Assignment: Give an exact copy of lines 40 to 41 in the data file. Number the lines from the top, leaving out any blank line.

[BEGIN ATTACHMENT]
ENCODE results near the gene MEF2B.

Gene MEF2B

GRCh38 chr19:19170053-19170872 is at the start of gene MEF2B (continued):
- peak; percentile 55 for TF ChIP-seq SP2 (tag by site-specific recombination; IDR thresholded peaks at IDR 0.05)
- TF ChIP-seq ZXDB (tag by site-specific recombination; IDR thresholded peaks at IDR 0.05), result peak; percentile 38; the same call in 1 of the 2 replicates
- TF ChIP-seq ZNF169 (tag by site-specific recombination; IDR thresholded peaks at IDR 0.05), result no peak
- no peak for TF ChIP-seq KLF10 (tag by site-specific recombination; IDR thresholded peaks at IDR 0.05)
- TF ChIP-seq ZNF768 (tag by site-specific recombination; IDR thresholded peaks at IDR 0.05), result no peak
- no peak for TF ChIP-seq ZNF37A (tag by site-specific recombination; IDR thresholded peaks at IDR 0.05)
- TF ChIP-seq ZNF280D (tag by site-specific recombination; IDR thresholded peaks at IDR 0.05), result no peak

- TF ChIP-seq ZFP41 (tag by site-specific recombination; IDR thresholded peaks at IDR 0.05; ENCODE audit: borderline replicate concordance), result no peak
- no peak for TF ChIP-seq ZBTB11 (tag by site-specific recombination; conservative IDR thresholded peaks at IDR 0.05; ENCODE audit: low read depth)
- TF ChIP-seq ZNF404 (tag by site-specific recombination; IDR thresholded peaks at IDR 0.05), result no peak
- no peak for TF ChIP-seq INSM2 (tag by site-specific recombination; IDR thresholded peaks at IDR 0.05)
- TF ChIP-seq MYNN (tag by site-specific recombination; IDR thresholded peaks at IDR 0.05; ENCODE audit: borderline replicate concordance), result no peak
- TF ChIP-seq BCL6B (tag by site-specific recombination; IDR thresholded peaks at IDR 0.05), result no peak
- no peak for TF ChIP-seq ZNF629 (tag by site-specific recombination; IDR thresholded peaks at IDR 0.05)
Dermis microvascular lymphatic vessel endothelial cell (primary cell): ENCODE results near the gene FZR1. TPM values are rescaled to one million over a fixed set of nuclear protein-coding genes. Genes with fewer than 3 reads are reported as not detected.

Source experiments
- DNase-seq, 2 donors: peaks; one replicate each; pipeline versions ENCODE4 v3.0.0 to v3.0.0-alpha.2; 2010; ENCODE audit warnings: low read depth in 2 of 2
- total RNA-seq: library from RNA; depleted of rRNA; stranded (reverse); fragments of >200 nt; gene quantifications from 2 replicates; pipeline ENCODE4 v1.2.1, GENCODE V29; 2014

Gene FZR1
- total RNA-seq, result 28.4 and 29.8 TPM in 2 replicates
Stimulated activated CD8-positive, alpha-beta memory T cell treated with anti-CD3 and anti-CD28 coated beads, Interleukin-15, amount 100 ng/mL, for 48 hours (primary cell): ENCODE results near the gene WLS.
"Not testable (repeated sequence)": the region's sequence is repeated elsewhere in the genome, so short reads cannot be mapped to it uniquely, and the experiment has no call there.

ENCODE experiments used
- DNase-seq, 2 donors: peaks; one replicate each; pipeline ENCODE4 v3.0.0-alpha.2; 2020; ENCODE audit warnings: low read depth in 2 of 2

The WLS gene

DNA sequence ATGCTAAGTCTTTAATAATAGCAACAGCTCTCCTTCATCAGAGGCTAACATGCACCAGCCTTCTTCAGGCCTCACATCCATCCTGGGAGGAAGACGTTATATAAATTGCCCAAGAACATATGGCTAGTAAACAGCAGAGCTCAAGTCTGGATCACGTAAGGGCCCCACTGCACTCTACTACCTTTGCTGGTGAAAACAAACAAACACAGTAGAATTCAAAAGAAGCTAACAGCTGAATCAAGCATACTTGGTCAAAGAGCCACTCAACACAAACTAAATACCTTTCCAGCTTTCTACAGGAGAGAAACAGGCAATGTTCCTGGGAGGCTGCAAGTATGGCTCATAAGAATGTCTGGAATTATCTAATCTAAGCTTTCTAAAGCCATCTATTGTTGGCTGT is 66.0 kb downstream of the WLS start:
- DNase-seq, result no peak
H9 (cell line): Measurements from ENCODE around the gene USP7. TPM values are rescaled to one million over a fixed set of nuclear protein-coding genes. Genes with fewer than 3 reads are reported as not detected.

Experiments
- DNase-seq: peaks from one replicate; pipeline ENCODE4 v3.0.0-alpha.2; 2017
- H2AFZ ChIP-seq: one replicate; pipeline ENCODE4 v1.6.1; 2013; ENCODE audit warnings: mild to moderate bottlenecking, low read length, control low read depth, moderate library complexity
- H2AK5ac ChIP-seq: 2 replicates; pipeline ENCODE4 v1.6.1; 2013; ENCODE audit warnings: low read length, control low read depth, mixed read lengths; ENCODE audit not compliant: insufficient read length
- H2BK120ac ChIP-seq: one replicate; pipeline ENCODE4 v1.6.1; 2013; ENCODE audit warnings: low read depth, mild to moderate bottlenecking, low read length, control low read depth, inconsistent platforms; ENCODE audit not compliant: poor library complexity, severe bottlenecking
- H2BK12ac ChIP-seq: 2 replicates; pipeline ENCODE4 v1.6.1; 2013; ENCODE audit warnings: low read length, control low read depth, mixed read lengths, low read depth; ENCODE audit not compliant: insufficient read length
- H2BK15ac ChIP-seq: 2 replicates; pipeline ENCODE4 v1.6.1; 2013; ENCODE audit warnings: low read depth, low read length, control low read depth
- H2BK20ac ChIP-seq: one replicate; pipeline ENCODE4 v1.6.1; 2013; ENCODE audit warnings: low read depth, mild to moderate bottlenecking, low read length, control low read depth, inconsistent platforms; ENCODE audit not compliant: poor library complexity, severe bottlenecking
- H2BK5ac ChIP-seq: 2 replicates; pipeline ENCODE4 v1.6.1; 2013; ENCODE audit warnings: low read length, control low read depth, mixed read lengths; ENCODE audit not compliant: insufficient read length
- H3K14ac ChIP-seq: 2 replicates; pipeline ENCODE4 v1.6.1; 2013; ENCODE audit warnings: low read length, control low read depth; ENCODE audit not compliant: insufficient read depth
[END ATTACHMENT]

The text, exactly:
- H2BK5ac ChIP-seq: 2 replicates; pipeline ENCODE4 v1.6.1; 2013; ENCODE audit warnings: low read length, control low read depth, mixed read lengths; ENCODE audit not compliant: insufficient read length
- H3K14ac ChIP-seq: 2 replicates; pipeline ENCODE4 v1.6.1; 2013; ENCODE audit warnings: low read length, control low read depth; ENCODE audit not compliant: insufficient read depth